Apple Pie Cake with Salted Caramel Sauce by Molly Brodak

That's right, I said Apple Pie Cake. It's a cake filled with apple pie filling. 

It's not that grody pie-baked-inside-cake monstrosity trotted out this time of year as a testament to America's top rank in Stuffership. This is a lovely, custardy cake with a layer of apples baked in the exact way I bake them for pie. It's the best of both worlds, and the caramel sauce is just the...caramel sauce on the cake.

Obviously you should serve this warm.

This is, so far, the easiest cake recipe I have posted this year. And you don't even need to plug in your mixer--all you'll need is a whisk!

Apple-wise, you can of course sub in your favorite pie apples, but trust me that a combo of Golden Delicious and Granny Smith makes the best pie filling on the planet--the Grannies provide the flavor and the Goldens offer the perfect baked apple texture (firm yet yielding). You can also use all Grannies if you like a tarter apple flavor but the filling won't be as tender.

Besides a tube pan with removable bottom to ensure the cake and apples are cooked thoroughly, the key piece of equipment here is a mandoline, which will make quick work of your apples and ensure the slices are all uniform. I'm a huge fan of my Benriner, which is has been an absolute all-star in my kitchen for years and can be had for under $30. 

Be sure to use one of these slicing safety gloves (that's what I do) or the little plastic finger guard that comes with the mandolin, because those thick slices of apple move off the blade faster than you might expect, and it's an utterly unnecessary tragedy to sacrifice your fingerprints to a cake.

Now, this caramel sauce is something you're just going to want to have on hand at all times, you know, like you might have mustard or soy sauce or whatever things you consider essential to a refrigerator. It is so, so easy to make and it's so, so good. 

Side note: don't ever listen to a recipe for caramel that asks for brown sugar. You'll end up with molasses goop, not caramel. The only way to make caramel is to caramelize sugar then add some butter/cream to it. Same goes for sweetened condensed milk...I will never understand the reasoning behind "caramel" recipes that ask for it. I just feel like it just doesn't get any sweeter than sugar, so the addition of sweetened condensed milk is just overkill.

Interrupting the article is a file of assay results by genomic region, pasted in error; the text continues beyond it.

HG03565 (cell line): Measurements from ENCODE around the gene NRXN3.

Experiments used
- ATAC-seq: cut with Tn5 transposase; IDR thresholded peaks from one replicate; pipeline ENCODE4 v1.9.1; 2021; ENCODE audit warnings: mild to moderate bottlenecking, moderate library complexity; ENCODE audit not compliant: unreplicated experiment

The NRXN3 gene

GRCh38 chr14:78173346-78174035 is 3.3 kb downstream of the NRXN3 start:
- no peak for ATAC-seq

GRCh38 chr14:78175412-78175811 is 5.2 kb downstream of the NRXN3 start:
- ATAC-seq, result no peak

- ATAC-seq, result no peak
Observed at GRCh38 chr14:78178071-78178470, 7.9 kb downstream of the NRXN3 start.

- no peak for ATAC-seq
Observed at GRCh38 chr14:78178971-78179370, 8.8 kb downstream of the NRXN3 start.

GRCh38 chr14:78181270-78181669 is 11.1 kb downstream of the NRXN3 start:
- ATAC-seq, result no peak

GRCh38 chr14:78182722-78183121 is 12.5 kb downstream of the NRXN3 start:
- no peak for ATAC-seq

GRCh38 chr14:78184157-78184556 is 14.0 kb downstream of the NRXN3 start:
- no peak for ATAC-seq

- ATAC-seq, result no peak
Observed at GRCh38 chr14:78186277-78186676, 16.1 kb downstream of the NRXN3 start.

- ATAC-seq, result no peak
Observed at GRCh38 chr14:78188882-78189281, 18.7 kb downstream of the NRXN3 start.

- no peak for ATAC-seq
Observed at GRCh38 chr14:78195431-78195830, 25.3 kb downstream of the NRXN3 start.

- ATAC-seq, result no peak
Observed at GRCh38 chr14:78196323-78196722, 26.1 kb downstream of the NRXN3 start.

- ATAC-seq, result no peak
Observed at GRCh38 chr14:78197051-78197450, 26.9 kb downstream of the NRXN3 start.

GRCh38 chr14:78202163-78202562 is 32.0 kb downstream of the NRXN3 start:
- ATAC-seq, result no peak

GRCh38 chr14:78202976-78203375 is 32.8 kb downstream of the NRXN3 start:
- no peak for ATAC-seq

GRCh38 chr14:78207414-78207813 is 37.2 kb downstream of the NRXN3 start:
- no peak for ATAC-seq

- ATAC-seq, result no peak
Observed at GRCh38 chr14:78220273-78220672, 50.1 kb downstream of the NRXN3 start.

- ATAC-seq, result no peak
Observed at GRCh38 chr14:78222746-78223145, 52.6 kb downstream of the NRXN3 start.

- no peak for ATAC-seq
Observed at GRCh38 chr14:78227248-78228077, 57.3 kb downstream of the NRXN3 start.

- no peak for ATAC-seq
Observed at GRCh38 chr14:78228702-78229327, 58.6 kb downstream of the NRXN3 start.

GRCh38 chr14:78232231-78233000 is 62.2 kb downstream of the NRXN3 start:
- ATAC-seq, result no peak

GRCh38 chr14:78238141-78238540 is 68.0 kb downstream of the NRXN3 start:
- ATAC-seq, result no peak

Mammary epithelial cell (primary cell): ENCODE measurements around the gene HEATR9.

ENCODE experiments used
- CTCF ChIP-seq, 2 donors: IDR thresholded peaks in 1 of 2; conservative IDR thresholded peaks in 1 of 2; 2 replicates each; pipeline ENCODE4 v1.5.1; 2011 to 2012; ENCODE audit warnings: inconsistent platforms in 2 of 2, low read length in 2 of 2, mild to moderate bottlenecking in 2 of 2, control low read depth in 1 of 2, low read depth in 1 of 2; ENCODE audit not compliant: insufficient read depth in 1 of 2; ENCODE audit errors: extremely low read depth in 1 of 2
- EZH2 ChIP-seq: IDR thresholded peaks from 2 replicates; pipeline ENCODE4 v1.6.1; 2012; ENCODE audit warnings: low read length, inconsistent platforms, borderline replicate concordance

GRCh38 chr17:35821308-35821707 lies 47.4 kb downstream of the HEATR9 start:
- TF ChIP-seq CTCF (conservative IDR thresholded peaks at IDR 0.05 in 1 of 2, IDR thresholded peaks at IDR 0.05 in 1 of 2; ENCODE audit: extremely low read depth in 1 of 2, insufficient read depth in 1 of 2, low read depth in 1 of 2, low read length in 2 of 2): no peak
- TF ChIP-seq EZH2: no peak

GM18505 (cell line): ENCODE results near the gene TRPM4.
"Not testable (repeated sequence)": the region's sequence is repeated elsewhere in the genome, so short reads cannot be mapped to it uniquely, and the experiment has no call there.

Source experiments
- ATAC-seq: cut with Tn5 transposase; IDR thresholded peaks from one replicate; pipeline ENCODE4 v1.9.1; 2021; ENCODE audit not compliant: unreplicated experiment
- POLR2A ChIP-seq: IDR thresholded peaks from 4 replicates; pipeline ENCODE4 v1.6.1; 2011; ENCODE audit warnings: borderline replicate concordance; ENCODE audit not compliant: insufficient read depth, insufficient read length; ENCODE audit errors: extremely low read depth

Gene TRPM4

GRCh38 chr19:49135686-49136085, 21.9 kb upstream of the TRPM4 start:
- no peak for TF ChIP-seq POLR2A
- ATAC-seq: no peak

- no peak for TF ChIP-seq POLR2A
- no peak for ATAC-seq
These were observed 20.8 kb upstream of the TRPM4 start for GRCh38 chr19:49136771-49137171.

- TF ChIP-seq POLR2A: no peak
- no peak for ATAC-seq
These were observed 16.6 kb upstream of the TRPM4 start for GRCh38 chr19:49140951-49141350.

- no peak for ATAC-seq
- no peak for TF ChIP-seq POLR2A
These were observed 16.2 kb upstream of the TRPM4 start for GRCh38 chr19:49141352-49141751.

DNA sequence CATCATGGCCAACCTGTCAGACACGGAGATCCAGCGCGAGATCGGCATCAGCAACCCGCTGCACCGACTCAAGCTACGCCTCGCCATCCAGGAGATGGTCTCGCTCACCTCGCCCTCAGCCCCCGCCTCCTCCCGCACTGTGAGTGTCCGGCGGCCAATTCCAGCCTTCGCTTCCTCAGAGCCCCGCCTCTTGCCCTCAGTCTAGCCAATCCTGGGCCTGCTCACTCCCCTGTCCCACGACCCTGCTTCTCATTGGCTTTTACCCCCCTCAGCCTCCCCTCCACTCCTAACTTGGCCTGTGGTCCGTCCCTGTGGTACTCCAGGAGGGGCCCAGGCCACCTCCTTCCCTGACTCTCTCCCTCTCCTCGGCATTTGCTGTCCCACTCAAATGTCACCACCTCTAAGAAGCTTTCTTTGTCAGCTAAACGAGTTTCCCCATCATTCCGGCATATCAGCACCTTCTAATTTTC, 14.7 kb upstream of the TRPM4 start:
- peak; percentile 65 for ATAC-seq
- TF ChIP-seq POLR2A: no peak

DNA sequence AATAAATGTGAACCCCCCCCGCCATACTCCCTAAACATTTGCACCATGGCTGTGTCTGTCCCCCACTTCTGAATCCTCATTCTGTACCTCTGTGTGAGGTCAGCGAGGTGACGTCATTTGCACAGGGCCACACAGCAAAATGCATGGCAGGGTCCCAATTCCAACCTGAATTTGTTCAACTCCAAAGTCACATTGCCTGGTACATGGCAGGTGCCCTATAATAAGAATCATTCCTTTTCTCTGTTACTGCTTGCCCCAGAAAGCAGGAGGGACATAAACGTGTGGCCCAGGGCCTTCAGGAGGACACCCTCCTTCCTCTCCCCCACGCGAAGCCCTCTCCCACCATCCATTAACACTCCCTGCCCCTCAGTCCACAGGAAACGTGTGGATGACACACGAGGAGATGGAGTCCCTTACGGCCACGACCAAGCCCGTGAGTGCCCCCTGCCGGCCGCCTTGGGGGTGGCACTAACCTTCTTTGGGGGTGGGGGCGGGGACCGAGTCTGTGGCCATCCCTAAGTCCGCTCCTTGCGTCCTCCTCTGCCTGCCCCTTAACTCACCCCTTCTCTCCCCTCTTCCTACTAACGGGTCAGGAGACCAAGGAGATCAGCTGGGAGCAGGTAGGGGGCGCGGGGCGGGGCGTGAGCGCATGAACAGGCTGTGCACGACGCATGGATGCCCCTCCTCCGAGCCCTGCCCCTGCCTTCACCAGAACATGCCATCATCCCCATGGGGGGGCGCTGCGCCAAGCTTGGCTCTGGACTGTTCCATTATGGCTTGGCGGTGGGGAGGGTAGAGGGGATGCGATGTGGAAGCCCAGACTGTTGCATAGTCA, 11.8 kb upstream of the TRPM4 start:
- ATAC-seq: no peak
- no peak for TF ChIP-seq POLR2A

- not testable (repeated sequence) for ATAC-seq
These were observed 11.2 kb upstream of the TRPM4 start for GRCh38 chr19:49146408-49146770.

real recognize real

real recognize real

Watch the caramel vigilantly--the difference between perfectly caramelized sugar and burnt sugar is just a few seconds. It's ok to err on the side of lighter caramel if you're afraid of burning it, but the more you push your caramel to the edge of burning, the better flavor you'll have. The addition of a squidge of lemon juice in caramel? That's what the french lady did at the candy shop where I used to work, and I feel it's safe to assume whatever french ladies do to their caramel is deeply correct. 



4 medium apples, peeled, cored, and sliced into 1/4 inch slices (2 Granny Smith & 2 Golden Delicious)

2 Tbsp (25 g) packed brown sugar

1/2 tsp ground cinnamon

1/8 tsp ground nutmeg

1 tsp freshly squeezed lemon juice

1 c (130 g) all-purpose flour

1 1/4 tsp (5 g) aluminum-free baking powder

3 large eggs, room temperature

1 large yolk, room temperature

2 Tbsp milk

1 tsp white vinegar

1/2 tsp salt

1 1/4 c (260 g) sugar

1 tsp vanilla extract

12 Tbsp unsalted butter, melted and cooled

for the salted caramel sauce:

1 c (200 g) sugar

1/2 c heavy cream

6 Tbsp unsalted butter, cut up

1 tsp salt

1/2 tsp freshly squeezed lemon juice


Preheat oven to 350 degrees F.

Peel, core, and quarter apples, then slice on mandolin into 1/4" slices. Toss slices with brown sugar, lemon juice, cinnamon and nutmeg, and set aside.

Whisk flour and baking powder together thoroughly and set aside.

Grease and flour tube pan with removable bottom, or use baking spray. Whisk eggs, yolk, milk, vinegar, and salt until pale and slightly frothy. Add sugar and vanilla, and whisk. Add half of the flour mixture and whisk until smooth, then half the melted butter, then the remaining half of the flour and then the melted butter, whisking thoroughly between additions. 

Pour 1/3 of the batter into the pan. Place all of the apple slices horizontally onto the bottom layer of batter, stacking tightly and evenly around the pan. Top the apples with the remaining batter, smooth top. Bake for 40-50 minutes until golden brown and the cake center springs back when pressed.

Prepare the caramel sauce while the cake is baking. Melt the sugar in a medium saucepan, swirling occasionally to prevent burning. As soon as the sugar is melted, watch for the caramel to turn a rich, dark amber color and begin to smoke slightly. Add butter cubes immediately and mix. Once the butter is fully incorporated, drizzle in the cream slowly and mix. Allow the caramel to bubble and rise for about one minute. Remove from heat, stir in lemon juice and salt, and transfer to a heatproof bowl. Cover tightly once cooled and store in the fridge for up to two weeks.

And then, you know what to do.